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We expect the Department of Justice (DOJ) to take full advantage of its broad subpoena power to compel potential witnesses—as well as suspects and targets—to provide evidence as it seeks to build criminal cases against Bankman-Fried and other key players involved in the recent fall of various crypto entities. In connection with the arrest of Bankman-Fried in December, U.S. Attorney Damian Williams remarked that “[i]f you participated in misconduct at FTX or Alameda, now is the time to get ahead of it. We are moving quickly and our patience is not eternal.” Indeed, cases are rapidly progressing. A February 23 superseding indictment against Bankman-Fried added four new charges. It has also been revealed that another FTX insider—the third since December—pleaded guilty for his role in the FTX conspiracy and agreed to cooperate.
These developments show that the DOJ is aggressively investigating and prosecuting individuals for their involvement in the collapse of FTX and other crypto trading platforms. With little documentary evidence to build a case, the DOJ and others with subpoena power will look for witnesses that can shed light into what occurred. Any individual who has information related to the alleged wrongdoing of FTX and other crypto platforms should be prepared to receive and comply with a subpoena.
Subpoenas will be crucial to the ongoing investigations
Poor record-keeping practices, lack of internal controls, and the use of encrypted internal messaging platforms with auto-delete functions suggest that documentary evidence in these cases will be scarce, leading investigators to seek out witnesses with direct knowledge of the crypto entities’ business practices and/or the alleged wrongdoing. Subpoenas are effective means to gather evidence in connection with an ongoing legal proceeding or investigation because noncompliance can carry significant penalties.
We expect that subpoenas will be widespread not only due to these significant evidentiary gaps, but because the government has ramped-up its investigative capacity. For instance, in an unusual move, the U.S. Attorney’s Office has created a dedicated task force to trace and recover assets of FTX victims and to handle investigations and prosecutions related to the company and other entities.
Subpoenas may be directed at current and former employees, investors, vendors, family members, business associates, and anyone else who is believed to have relevant information.
Subpoenas will come from different sources
Subpoenas can be issued by courts, grand juries, or government agencies with investigative powers (think SEC, IRS, and CFTC) or attorneys representing parties in legal proceedings. In connection with the fall of the various crypto platforms, we are expecting subpoenas from every potential angle.
As a matter of practice, the government does not disclose the names of individuals and organizations who have been subpoenaed when a criminal investigation is ongoing. Identities of individuals will be disclosed, however, if the subpoena is issued for testimony in a public trial or hearing which will likely occur as the criminal cases progress.
The SEC has issued subpoenas to various individuals and entities in connection with its ongoing investigation into the crypto crashes which are not publicly disclosed but may surface in connection with a company’s reporting obligations. For example, Robinhood disclosed in its annual 10‑K filing that it received a subpoena from the SEC soon after FTX crashed. That 10‑K further disclosed that the subpoena asked for information regarding the company’s “supported cryptocurrency listings, custody of cryptocurrencies, and platform operations.”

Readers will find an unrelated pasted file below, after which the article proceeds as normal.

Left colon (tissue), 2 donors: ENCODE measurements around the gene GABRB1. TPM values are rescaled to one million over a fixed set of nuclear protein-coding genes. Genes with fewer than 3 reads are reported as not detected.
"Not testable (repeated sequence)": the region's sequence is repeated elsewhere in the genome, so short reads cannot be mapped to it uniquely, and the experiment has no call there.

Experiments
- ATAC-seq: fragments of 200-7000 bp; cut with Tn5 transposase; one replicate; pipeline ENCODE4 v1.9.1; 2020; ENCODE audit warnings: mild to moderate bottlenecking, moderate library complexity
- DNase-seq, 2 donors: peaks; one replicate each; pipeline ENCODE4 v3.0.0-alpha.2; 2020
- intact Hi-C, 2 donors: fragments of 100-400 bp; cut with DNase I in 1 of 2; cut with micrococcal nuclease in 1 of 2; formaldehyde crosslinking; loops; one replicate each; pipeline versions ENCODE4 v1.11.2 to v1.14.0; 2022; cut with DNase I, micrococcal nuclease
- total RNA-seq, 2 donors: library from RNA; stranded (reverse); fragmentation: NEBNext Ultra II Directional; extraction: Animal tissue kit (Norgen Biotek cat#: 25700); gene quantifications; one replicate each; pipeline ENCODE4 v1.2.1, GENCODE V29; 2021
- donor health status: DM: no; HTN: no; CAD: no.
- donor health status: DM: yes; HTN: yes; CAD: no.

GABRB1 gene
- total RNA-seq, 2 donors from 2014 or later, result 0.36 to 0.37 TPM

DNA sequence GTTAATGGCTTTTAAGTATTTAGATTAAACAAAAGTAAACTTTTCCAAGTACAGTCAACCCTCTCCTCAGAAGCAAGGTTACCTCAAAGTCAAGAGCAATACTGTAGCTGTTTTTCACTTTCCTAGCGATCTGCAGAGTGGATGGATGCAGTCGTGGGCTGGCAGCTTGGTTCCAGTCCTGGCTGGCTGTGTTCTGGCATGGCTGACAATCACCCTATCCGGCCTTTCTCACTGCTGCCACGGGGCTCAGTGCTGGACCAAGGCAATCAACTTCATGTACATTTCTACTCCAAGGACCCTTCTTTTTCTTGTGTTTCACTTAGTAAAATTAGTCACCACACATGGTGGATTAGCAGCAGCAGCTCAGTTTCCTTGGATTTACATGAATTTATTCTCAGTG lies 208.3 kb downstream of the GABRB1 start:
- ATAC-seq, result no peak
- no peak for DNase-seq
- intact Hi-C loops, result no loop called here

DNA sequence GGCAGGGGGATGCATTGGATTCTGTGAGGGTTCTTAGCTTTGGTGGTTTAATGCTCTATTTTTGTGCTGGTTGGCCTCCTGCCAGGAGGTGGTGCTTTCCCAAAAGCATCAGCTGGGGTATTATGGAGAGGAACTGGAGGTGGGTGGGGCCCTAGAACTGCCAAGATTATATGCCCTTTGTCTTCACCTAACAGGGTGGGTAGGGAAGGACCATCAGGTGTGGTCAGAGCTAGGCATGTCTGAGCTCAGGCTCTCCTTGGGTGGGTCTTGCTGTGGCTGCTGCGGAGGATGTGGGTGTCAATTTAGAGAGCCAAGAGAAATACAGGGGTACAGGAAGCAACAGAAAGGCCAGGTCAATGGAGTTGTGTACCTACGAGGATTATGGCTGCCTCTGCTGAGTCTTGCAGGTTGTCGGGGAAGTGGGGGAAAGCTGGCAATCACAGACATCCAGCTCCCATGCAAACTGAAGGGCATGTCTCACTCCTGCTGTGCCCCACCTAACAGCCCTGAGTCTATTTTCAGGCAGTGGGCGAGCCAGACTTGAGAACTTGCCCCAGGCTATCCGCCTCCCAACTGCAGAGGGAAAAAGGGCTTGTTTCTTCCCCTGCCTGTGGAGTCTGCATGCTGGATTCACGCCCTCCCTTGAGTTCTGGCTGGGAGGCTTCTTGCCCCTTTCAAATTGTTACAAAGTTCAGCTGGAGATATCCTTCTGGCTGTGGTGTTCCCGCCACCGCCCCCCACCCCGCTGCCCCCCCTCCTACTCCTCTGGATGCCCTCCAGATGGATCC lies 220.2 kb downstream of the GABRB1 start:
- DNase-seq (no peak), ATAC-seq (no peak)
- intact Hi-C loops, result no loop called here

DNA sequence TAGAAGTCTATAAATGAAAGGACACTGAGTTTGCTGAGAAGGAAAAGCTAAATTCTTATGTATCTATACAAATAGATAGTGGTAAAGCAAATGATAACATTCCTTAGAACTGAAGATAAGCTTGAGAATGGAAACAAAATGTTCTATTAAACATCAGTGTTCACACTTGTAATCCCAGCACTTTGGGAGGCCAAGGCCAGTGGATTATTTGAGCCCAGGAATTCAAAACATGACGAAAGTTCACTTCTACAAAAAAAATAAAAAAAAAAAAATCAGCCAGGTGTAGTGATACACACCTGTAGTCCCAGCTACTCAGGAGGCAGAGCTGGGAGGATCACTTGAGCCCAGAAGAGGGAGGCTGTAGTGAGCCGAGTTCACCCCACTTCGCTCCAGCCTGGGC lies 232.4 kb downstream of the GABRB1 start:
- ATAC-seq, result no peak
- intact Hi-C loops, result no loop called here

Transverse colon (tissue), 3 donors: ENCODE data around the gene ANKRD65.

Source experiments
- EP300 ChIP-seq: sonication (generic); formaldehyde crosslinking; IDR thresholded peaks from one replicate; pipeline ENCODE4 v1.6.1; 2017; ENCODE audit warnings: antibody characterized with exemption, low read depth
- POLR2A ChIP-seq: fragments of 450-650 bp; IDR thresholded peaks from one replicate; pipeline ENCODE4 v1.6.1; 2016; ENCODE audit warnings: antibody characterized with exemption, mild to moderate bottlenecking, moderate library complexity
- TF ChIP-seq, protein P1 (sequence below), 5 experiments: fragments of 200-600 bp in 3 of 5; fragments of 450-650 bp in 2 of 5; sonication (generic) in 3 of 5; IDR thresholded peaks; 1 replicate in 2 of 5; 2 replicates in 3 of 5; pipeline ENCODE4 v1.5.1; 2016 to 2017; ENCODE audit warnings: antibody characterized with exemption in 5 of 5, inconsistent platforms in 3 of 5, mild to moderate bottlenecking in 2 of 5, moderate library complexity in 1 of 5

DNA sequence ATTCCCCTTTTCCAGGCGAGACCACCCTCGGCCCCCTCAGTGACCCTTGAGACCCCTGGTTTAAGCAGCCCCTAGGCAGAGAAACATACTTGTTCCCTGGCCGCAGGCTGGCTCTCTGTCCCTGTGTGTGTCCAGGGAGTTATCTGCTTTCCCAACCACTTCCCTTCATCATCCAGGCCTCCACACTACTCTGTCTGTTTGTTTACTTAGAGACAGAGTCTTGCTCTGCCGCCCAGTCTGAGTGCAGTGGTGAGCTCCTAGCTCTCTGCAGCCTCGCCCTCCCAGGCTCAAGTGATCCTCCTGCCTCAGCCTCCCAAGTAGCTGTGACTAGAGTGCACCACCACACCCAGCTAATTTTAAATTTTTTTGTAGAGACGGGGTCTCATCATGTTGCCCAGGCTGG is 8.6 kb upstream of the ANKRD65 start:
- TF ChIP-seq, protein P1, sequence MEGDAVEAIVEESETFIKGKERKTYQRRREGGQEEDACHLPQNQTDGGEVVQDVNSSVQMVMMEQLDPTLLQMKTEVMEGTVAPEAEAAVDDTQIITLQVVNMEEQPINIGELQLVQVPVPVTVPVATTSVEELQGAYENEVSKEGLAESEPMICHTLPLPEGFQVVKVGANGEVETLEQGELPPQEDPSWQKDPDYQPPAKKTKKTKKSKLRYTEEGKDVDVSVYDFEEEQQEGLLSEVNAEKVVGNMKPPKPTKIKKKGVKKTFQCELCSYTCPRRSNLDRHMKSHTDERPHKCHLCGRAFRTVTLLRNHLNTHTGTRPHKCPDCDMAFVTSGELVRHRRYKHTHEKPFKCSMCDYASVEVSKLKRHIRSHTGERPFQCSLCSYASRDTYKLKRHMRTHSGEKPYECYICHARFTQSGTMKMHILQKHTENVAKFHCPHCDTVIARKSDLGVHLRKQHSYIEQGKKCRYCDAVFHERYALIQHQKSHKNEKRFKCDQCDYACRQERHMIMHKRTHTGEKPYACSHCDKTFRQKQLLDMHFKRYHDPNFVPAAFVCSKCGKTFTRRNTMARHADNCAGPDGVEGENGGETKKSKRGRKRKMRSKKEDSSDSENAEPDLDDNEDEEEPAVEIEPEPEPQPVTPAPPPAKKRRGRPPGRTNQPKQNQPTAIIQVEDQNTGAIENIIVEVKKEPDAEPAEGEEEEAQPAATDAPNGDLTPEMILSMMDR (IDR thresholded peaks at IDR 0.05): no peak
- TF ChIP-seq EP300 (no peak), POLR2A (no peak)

The subpoenas issued in connection with the crypto bankruptcies, however, are public. On February 8, 2023, the judge presiding over the FTX bankruptcy ruled that the Official Committee of Unsecured Creditors can subpoena founders and former executives of FTX which include Bankman-Fried, Gary Wang (co-founder and former chief technology officer of FTX), Caroline Ellison (former CEO of Alameda Research), Nishad Singh (ex-chief technology officer of FTX), and Constance Wang (former co-CEO of FTX Digital Markets). Subpoenas have also been issued to Bankman-Fried’s mother, father, and brother, while the Voyager Unsecured Creditors Committee has issued subpoenas to Wang, Ellison and Bankman-Fried.
What to do if you receive a subpoena
The importance of testimonial evidence in these cases and the number of entities with subpoena powers mean that, if you are believed to have relevant information in connection with the fall of a crypto entity and related wrongdoing, you may soon be receiving a subpoena.
If you receive one, do not ignore it. Failure to comply with a subpoena can result in legal consequences, including fines and even imprisonment. Familiarize yourself with the deadline for compliance, ensure you understand what is being asked of you, and seek counsel to advise you on how to proceed, including on whether you may be able to quash the subpoena for being unduly burdensome or in violation of your constitutional right against self-incrimination.
is head of Curtis’ digital assets and blockchain technology group and Kaitlyn Devenyns is a member of the firm’s white-collar defense and investigations practice. The material contained in this article does not constitute legal advice. No legal decision should be based on its contents.
Cryptocurrency, Digital Assets, and Blockchain Law
White Collar Defense and Investigations
Kaitlyn T. Devenyns
+1 212 696 6000
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